Look to Latin America for economic growth
Inflation in the region should remain within targets, in spite of risks such as falling commodity prices, enabling policymakers to continue accommodative monetary policies.
A new period of political stability
Elections took place in all four countries between 2016 and 2018, meaning that this year should be clear of any major political instability.
The elections have led to the establishment of more conservative governments willing to reform the public sector and to stimulate the economy through long-term policies. Colombia, for instance, has reduced corporate tax. In Chile, new laws are being introduced to speed up the process of setting up new businesses. In Brazil, one of President Jair Bolsonaro’s top priorities is to cut down public spending.
China's rising predominance
But one risk is looming for these countries: their increasing dependency on China for exports, especially in the current context of global trade tensions. As illustrated in Fig. 3 below, China is the main trade partner for Brazil, Chile and Peru.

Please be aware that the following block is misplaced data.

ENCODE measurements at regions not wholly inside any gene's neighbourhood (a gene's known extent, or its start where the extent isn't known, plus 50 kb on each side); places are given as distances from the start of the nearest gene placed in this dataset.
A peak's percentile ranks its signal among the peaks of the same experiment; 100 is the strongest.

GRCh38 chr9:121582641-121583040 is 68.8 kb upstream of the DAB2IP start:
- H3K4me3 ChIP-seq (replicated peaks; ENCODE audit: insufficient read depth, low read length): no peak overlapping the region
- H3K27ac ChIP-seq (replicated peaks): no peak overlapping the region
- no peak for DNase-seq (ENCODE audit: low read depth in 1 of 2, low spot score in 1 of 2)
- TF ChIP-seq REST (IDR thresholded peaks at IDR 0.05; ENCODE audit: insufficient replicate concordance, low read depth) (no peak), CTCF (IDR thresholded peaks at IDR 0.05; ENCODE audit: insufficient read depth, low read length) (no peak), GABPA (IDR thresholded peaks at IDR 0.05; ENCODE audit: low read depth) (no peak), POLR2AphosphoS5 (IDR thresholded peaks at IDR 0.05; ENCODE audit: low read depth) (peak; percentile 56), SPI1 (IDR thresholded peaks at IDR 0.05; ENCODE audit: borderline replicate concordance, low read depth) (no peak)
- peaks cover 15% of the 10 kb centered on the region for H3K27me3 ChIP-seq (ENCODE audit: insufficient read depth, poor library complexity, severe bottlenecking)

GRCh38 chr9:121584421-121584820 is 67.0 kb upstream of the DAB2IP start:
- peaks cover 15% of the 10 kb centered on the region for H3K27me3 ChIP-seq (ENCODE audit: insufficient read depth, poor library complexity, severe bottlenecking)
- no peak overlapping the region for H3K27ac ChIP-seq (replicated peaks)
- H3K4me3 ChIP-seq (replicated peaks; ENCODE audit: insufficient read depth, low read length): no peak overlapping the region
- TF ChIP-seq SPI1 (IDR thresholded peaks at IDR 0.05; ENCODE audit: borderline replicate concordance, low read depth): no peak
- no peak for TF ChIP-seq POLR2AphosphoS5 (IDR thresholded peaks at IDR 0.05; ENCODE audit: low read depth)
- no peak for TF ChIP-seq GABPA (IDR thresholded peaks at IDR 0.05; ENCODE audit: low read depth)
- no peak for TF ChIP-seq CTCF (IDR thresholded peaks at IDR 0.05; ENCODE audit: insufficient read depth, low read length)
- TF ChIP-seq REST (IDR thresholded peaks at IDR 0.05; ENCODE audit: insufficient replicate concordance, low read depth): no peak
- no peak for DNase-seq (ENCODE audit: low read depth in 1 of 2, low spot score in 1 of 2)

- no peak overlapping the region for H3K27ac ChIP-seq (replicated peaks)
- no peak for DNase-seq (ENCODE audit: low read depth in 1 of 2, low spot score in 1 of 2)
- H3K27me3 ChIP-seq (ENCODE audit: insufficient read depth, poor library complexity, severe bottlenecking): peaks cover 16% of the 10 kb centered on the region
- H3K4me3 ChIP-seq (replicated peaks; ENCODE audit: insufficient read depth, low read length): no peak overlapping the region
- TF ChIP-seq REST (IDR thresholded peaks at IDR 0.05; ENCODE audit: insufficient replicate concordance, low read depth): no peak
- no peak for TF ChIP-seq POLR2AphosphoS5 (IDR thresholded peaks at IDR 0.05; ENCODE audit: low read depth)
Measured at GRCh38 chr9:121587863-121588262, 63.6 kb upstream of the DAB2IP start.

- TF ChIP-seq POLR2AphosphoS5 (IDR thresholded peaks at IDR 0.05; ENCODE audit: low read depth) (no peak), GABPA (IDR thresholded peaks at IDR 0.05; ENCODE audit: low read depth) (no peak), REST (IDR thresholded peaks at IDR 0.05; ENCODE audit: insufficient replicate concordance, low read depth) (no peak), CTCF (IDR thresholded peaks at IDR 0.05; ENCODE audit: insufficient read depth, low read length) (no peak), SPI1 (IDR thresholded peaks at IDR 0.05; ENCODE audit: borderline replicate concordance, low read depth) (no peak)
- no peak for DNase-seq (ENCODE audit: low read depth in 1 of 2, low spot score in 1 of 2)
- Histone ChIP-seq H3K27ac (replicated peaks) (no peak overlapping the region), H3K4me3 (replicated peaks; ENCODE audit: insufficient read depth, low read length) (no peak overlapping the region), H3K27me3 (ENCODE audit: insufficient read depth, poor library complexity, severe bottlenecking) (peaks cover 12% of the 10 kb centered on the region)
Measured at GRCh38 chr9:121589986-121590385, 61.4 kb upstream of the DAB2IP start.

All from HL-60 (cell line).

For all four countries, albeit to a lesser extent for Colombia, exports to China have been on the rise since 2000 (Fig.3.). Over the same time period, exports to the US have slowed down, especially for Colombia (Fig.4.).
China has extended its influence globally and increased imports of commodities such as metals, or cereals in the case of Brazil to satisfy domestic demand. This has allowed Latin American countries to diversify trade partners away from neighbour countries. Meanwhile the US has imported less oil as it has ramped up domestic production, impacting Colombian exports.
In conclusion, Latin America’s economic growth should be stronger this year than in 2018, mainly driven by smaller countries such as Chile, Colombia and Peru. Brazil, the region’s largest country, will also grow, although at a more moderate pace. All of these countries have new governments in place with credible plans from an economic standpoint. Despite risks such as growing reliance on exports to China and inherent dependence on commodity prices, we believe these countries will provide opportunities for long-term investors.
Anjeza Kadilli, Economist, Pictet Asset Management